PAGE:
When he decided to make a strategic policy decision such as introducing LDI or floating off the asset management function, he would go to his boss. His boss would say yes or no and things would proceed with the usual checks and balances you get in a well-governed organisation.
Jan’s point was that he was given the opportunity to innovate because he was trusted to deliver.
He spoke with me about the absence of leadership he saw in the UK. He told me that when he talked to large organisations in the UK , he rarely could identify a decision maker. Matters were referred to governance committees and then got lost in the long grass.
No leadership=no ownership=no decisions.
I was at a thought leadership event yesterday at NEST. Collectively we listened to a number of presentations and group sessions. All were of a high standard , delivered by experts in their field and many had great ideas in them.
But Jan’s point applied. There was no-one in the room who seemed to be asking “how could I do that with my plan?”
There seems to be a separation , which is most unfortunate, between thought leaders and proposition managers. Proposition managers appear to be driven by financial returns and thought leaders driven by such nefarious objectives as “improving member outcomes”. Decisions when they are taken seem to be outsourced to the financial strategy teams of the biggest consultancies.
Occasionally , as with the extroadinary partnership between Adrian Boulding and Tony Filbin at L&G, thought leadership and proposition management work together and I am struck here by the fact that both Adrian and Tony have been able to lead their respective business units for some time without disruption. I am also struck by how they back themselves in everything they do.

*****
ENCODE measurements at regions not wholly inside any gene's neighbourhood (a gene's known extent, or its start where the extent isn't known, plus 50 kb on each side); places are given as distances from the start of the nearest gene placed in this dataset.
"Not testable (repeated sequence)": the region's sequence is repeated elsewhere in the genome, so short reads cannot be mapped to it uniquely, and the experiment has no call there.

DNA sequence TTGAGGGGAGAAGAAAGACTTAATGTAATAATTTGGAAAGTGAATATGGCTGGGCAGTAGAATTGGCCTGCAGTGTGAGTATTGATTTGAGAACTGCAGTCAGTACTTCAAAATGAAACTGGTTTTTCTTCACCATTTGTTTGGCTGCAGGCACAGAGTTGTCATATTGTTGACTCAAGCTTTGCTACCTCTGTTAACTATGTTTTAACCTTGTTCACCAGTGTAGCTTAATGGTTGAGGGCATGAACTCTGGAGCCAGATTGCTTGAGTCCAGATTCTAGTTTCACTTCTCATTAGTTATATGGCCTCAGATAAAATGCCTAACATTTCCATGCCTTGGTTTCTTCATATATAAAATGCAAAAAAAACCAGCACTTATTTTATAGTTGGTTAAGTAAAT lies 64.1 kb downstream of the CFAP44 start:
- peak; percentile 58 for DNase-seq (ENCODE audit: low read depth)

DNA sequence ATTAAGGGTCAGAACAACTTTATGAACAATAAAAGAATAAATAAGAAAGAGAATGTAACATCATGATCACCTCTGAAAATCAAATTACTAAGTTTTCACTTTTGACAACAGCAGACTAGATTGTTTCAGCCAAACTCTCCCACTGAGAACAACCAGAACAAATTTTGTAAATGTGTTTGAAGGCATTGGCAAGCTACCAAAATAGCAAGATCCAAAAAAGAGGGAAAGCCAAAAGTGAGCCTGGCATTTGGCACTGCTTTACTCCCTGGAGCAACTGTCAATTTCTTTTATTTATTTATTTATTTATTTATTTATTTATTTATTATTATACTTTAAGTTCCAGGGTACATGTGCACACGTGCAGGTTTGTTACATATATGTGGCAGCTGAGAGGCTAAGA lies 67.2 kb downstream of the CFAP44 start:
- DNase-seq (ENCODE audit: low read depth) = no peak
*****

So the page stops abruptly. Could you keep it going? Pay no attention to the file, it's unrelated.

These strong stable management teams which provide continuous leadership over time are the business equivalents of Man Utd or Arsenal. There are other examples that we could look at and I’d be interested in any views on other successful leadership teams that have delivered over time because of the autonomy they have achieved as leaders.
Weak leadership in business leads to things not getting done, innovation being kicked into the long grass and a general failure of entrepreneurial activity. I fear that too many organisations within the financial services community are now taking their strategy from management consultants and not empowering their own leaders.
Over the next 7 years, the political agenda will switch from cost-reduction to growth. Where there is discretionary spend , it will be ideas that deliver growth in the economy that will get it. Let’s hope that this will be mirrored in industry and particularly in the pensions industry so that some of the ambitious ideas that we discuss today can turn into reality.
My friend Jan is an entrepreneur, he has the gleam of gold in his eye but that gold is as much about making things good for his customers as good for his shareholders. We don’t see eye to eye on some things (strangely he is no fan of the Dutch system of collective DC) but we share that drive for change and for innovation delivered.
I asked him whether he thought the Dutch pension system superior to the UK’s and he laughed “of course it is, it delivers better outcomes”.
I suspect that Jan and I meet in the middle and I quipped that maybe this was a case of “the other man’s grass was always greener”.
We could agree that a fundamental reason the Dutch run pensions better than us is because their leadership and governance structures actually work.
This post first appeared in http://www.pensionplaypen.com and can also be found here